Abstract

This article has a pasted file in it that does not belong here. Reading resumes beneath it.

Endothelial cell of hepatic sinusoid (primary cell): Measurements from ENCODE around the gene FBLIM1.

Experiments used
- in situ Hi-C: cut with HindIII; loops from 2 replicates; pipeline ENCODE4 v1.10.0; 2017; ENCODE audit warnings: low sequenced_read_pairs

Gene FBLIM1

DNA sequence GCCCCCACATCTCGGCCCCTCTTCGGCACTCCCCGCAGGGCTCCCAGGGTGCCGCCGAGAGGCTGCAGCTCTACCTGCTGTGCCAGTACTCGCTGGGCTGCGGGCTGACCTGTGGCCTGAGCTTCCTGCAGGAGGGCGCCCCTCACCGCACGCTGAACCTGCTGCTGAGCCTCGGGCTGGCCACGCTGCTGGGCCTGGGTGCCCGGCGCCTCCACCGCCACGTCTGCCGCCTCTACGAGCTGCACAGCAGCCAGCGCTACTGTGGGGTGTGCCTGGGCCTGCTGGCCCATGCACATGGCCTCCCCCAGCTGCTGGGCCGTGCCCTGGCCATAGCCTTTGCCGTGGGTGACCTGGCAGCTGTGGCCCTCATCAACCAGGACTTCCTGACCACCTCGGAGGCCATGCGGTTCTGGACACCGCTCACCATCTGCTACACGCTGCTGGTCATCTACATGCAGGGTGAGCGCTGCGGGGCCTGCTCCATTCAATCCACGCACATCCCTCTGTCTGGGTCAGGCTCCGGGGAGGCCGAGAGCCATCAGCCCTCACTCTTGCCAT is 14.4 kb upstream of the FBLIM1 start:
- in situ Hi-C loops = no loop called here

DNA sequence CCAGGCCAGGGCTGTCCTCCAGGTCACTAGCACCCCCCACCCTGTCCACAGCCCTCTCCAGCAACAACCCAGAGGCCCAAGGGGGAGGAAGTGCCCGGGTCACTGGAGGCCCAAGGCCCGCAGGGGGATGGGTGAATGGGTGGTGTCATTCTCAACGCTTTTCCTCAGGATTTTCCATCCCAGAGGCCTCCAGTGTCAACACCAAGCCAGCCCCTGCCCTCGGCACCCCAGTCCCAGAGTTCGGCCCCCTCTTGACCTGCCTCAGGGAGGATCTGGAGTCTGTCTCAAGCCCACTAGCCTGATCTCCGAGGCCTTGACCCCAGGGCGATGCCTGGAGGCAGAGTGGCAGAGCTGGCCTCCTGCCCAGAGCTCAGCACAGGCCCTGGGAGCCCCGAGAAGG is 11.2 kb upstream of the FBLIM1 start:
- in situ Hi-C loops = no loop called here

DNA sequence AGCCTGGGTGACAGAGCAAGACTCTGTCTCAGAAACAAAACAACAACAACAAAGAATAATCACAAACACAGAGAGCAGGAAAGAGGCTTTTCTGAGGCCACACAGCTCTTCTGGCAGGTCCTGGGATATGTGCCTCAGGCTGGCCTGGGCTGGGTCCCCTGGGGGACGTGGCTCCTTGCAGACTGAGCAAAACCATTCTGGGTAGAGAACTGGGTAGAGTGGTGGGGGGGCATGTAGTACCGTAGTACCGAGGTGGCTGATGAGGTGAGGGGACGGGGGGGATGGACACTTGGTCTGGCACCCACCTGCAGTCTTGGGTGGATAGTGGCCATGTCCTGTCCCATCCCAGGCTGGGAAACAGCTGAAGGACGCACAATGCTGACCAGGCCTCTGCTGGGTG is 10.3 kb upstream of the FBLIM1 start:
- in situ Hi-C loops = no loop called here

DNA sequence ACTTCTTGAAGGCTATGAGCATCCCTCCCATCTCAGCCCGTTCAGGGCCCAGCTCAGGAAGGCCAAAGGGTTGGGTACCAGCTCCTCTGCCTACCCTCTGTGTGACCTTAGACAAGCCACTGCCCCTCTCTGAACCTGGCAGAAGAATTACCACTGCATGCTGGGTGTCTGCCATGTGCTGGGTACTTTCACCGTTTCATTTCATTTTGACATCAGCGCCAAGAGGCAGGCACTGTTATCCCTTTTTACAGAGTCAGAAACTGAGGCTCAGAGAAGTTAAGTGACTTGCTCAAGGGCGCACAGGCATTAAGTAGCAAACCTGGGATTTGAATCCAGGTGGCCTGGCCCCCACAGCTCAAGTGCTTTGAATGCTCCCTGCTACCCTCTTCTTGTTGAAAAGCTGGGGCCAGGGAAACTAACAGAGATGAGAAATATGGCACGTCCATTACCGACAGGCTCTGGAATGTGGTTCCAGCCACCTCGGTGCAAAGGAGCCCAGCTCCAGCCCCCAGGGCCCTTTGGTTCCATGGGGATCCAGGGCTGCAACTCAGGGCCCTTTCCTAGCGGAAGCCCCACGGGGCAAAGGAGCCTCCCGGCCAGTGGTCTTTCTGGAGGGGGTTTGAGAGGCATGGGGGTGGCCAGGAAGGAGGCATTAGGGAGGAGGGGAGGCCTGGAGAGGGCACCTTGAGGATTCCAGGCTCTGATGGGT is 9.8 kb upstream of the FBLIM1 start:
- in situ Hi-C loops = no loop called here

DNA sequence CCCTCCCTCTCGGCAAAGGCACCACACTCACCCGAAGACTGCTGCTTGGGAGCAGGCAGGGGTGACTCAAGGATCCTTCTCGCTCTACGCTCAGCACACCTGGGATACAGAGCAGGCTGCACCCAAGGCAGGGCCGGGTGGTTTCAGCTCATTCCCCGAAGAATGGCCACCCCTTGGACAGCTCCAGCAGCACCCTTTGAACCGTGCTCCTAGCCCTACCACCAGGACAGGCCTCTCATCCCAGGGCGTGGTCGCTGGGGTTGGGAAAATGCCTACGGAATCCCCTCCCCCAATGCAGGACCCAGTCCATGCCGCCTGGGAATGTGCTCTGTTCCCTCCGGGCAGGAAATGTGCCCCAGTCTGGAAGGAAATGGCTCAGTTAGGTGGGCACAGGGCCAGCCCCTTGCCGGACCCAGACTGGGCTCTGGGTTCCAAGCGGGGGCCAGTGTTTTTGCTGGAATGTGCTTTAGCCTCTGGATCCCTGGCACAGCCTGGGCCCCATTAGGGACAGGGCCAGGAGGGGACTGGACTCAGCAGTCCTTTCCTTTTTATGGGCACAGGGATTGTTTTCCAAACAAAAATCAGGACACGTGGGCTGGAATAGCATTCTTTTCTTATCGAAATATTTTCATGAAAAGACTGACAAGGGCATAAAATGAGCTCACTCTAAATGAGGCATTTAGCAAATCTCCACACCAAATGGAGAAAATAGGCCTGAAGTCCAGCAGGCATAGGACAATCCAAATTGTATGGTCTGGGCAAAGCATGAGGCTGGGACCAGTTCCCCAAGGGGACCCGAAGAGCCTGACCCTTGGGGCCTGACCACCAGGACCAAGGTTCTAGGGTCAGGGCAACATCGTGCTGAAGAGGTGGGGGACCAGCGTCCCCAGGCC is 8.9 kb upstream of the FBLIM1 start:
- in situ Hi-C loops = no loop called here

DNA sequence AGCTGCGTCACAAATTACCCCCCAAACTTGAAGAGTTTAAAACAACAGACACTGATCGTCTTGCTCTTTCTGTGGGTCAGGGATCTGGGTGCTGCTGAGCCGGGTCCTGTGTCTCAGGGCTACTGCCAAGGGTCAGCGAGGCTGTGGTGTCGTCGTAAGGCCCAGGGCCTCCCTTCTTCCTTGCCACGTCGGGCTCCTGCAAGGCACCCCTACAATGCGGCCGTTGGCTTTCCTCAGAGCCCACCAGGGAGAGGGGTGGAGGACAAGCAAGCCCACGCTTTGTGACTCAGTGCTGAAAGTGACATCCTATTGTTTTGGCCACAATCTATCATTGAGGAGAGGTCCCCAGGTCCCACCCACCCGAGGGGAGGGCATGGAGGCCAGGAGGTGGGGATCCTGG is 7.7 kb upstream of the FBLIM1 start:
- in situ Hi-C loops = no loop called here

The genesis of the Bois Noirs-Limouzat uranium deposit involves a very complex history. The Bois Noirs granite resulted from the anatexis of uranium-rich sediments near granulite facies conditions. The temperature is estimated to have been at least 800 degrees C accompanied by a low H 2 O partial pressure (possibly resulting from the presence of carbon dioxide). This magma was syntectonically emplaced along the east-west structures in a nonmetamorphic environment. Progressive crystallization and differentiation proceeded inward from the margins toward the core of the intrusion. A fluid phase formed after a large part of the magma had crystallized. This fluid migrated toward the core and altered the primary magmatic minerals, quartz, orthoclase, oligoclase, and biotite, to quartz, microcline, albite, and chlorite. The alteration of the primary accessory minerals, sphene, zircon, monazite, and xenotime, resulted in the partial liberation of their uranium content. When all the magma had crystallized, the fluid phase migrated outward to precipitate uraninite, with an associated quartz-muscovite alteration. This critical step produced an easily leachable uranium source in the granite in the form of uraninite.Thermal activity was maintained in the Bois Noirs area from the emplacement of the granite, at 335 m.y., until the intrusion of the quartz porphyry, at 270 m.y. The enrichment of the Bois Noirs granite in K, U, and Th could have provided an essential or additional heat source for the hydrothermal convective circulation. Water of a supposed meteoric origin, mixed with carbon dioxide of a deep origin, produced the remobilization of the uranium contained in uraninite. The east-west foliation of the granite was reopened and tectonic activity produced open zones filled with porous, crushed, granite breccias. The fluid which dissolved the uraninite crystals in the granite was rich in carbon dioxide, and the uranium was transported mainly in the form of uranyl monocarbonate (UO 2 CO 3 ) 0 with a significant amount of H 2 S in solution. The fluid pressure, which was nearly lithostatic in the deep zones of the granite (265 to 775 bars), became progressively hydrostatic (100 to 300 bars) near the breccia zones where pitchblende was deposited. The CO 2 concentration decreased from a maximum of 3 mole percent to less than 1 mole percent. Part of the remaining dissolved CO 2 could have reacted with ions such as Al (super +3) and Ca (super +2) liberated by the alteration of the plagioclase to form a carbonate phase. The uranyl carbonate complex was destabilized and the hexavalent uranium was immediately reduced by the oxidation of the reduced sulfur species in solution.Marcasite and pyrite deposition alternated with pitchblende. Oxidation of the reduced sulfur species in solution during pitchblende deposition stopped the growth of iron sulfides. Pitchblende deposition took place between 77 degrees and 100 degrees C.After this initial stage five other stages of mineral deposition occurred under different conditions of temperature and fluid composition. Pitchblende was transformed to coffinite during the second stage without new uranium being introduced. Important "per descensum" remobilization of the primary uranium ore occurred during the Oligocene uplifting of the Montagne Bourbonnaise horst, with precipitation, mainly with bearings in a range of N 165 degrees to N 135 degrees , of hexavalent uranium minerals and sooty pitchblende.

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